As we’ve reported, this trend will continue under Obamacare, and apart from it, with insurers offering narrower and narrower networks to extract even higher discounts—all in an effort to keep premiums from going through the proverbial roof.
It was good to see the media challenge the Americans for Prosperity commercial, which is running on cable and network channels shows watched by women and on such popular programs as Good Morning America, Chopped, and Law & Order. Christopher Flavelle, a member of the Bloomberg View editorial board, pushed back hard, noting that Julie makes “cunningly deceptive assertions about the law, disguised as questions,” and noted how insurers restrict consumers’ ability to pick out-of-network doctors. He attacked Julie’s question about whether she can trust Washington with her family’s healthcare:
Obamacare doesn’t empower anyone in government to dictate the health-care services people receive. It’s a catchy fiction and conservatives have done a good job of repeating it in the face of all evidence.
Steve Koff, Washington bureau chief for the Cleveland Plain Dealer reported that the ad was running in Ohio and tackled the questions Julie posed. He got the point about insurance companies, and noted that employers who provide coverage for their workers, which is the case for most Americans, actually pick the insurance—a point often overlooked in the spin to demonize insurance companies. Employers are the ones that want to lower their costs.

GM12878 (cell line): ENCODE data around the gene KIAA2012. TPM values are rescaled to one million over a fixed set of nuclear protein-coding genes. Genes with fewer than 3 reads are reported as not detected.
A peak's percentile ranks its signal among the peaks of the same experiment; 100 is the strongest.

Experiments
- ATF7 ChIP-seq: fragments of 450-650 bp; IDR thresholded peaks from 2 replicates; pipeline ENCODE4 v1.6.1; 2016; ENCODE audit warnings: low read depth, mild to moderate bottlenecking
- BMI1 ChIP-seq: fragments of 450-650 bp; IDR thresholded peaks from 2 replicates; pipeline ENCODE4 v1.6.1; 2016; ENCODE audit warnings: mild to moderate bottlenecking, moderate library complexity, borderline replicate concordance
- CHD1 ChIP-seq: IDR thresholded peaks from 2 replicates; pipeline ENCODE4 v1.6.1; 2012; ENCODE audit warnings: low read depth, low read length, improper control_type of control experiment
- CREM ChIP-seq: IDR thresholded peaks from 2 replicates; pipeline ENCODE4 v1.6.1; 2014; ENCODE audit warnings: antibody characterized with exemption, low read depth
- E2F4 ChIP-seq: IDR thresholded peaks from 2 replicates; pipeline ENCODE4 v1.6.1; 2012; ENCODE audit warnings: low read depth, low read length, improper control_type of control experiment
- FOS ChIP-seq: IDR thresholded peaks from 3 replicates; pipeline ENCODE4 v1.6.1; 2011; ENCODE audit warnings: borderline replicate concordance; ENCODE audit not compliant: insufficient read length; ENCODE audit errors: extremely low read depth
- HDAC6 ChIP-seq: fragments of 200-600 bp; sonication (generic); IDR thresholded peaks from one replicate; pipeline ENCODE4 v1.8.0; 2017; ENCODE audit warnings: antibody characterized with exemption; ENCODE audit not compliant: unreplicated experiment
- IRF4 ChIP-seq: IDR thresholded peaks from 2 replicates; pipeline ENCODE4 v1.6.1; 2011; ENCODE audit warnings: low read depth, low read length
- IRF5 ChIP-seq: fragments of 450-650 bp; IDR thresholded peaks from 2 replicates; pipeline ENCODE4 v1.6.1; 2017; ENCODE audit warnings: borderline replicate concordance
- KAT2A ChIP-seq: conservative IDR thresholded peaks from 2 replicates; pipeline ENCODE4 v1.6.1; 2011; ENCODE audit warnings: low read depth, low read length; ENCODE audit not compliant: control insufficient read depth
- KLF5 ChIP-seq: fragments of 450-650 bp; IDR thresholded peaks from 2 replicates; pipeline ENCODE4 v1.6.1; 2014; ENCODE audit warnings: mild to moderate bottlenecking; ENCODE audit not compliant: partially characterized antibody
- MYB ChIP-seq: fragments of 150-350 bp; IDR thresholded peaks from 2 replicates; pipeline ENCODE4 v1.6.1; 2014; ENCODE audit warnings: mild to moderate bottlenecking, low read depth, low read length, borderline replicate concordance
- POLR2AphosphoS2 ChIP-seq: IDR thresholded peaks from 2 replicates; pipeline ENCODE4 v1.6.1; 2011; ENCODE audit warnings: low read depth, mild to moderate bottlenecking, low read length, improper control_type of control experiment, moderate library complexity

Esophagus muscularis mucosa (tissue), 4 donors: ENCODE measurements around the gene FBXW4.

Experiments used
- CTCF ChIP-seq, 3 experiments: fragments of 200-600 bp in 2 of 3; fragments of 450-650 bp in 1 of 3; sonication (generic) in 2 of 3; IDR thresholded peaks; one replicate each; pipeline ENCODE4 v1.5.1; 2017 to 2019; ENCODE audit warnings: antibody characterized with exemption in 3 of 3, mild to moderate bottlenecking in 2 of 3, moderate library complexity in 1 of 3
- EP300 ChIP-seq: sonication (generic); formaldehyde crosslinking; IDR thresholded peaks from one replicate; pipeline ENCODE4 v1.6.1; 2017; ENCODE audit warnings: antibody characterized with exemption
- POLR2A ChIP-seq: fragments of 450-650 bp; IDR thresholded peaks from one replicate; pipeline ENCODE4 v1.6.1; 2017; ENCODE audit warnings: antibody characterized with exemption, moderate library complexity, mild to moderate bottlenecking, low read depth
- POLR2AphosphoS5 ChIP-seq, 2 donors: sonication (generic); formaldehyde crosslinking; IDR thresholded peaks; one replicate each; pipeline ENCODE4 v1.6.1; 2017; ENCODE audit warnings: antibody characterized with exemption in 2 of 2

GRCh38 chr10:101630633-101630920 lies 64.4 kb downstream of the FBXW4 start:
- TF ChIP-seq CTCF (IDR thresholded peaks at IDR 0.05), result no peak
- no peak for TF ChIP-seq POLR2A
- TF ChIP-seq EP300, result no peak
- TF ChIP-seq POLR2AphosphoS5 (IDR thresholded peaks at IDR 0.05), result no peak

In the commercial, Julie asks, “What am I getting in exchange for higher premiums and a smaller paycheck?” Koff gave this one a reality check by providing context. Premiums have gone up three times as much as wages since 2002, and in Ohio, Julie may well see higher premiums under Obamacare. But we don’t know yet. She’ll have to wait until later, when the state announces rates for next year in the new healthcare insurance shopping exchanges that open in October, or, if she is insured via her employer, like 160 million other Americans, when that employer announces new premiums for 2014.
A viewer would have to be highly knowledgeable about healthcare to cut through the fog this ad lays down, as its makers surely know. In his piece, Flavelle noted the work of philosopher Harry Frankfurt, who said the goal of political advertising isn’t deceiving your audience about what is true or false so much as making the distinction so confusing as to be irrelevant. “By that definition,” Flavelle wrote, “this latest AFP campaign is a work of art.” Indeed it is, with more “artwork” to come.
Follow @USProjectCJR for more posts from Trudy Lieberman and the rest of the United States Project team, including our work on healthcare issues and public health at The Second Opinion. And for Trudy’s resource guide to covering the ins and outs of buying insurance on the state exchanges, see Open Wide, from CJR’s new July/August issue.